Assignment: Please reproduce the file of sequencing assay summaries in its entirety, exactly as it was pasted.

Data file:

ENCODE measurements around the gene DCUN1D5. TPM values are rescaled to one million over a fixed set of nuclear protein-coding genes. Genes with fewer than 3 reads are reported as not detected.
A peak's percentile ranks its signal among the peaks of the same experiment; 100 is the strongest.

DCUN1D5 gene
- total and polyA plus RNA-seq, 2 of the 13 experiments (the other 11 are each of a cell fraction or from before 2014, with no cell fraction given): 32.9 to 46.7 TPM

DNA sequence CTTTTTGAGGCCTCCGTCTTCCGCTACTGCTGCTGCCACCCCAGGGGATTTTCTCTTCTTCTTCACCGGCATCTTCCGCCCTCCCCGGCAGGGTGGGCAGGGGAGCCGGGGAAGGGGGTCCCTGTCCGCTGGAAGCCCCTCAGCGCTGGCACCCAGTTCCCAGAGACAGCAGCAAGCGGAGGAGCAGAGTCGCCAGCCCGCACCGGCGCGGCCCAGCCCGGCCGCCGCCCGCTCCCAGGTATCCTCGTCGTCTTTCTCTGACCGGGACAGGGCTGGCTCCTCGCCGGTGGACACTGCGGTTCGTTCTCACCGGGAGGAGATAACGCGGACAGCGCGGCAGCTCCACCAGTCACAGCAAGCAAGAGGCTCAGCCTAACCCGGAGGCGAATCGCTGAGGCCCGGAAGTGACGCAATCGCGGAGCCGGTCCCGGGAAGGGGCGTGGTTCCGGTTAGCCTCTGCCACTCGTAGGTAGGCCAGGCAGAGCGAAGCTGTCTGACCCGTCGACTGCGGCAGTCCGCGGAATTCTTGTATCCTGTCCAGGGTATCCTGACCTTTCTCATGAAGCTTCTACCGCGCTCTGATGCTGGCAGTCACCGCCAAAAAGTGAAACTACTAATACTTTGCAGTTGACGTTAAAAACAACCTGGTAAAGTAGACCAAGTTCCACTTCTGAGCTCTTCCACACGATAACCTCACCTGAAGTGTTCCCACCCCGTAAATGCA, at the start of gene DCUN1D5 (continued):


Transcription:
ENCODE measurements around the gene DCUN1D5. TPM values are rescaled to one million over a fixed set of nuclear protein-coding genes. Genes with fewer than 3 reads are reported as not detected.
A peak's percentile ranks its signal among the peaks of the same experiment; 100 is the strongest.

DCUN1D5 gene
- total and polyA plus RNA-seq, 2 of the 13 experiments (the other 11 are each of a cell fraction or from before 2014, with no cell fraction given): 32.9 to 46.7 TPM

DNA sequence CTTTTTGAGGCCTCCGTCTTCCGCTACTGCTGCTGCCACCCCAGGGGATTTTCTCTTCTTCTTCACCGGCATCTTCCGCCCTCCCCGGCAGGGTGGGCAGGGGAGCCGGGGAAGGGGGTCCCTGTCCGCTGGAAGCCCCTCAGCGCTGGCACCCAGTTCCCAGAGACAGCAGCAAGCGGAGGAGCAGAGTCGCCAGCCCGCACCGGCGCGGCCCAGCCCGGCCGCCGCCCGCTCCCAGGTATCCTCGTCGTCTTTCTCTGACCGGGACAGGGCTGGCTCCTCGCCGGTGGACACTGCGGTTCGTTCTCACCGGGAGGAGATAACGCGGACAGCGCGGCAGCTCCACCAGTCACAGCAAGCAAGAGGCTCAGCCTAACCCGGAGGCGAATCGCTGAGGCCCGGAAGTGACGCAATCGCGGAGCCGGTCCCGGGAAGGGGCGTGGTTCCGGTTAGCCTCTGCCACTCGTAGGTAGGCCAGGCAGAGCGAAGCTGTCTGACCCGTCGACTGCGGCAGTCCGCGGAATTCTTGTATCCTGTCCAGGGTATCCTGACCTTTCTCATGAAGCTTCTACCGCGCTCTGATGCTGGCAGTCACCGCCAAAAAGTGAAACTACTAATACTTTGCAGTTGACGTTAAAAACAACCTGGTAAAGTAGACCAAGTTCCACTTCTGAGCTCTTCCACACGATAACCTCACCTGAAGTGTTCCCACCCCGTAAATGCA, at the start of gene DCUN1D5 (continued):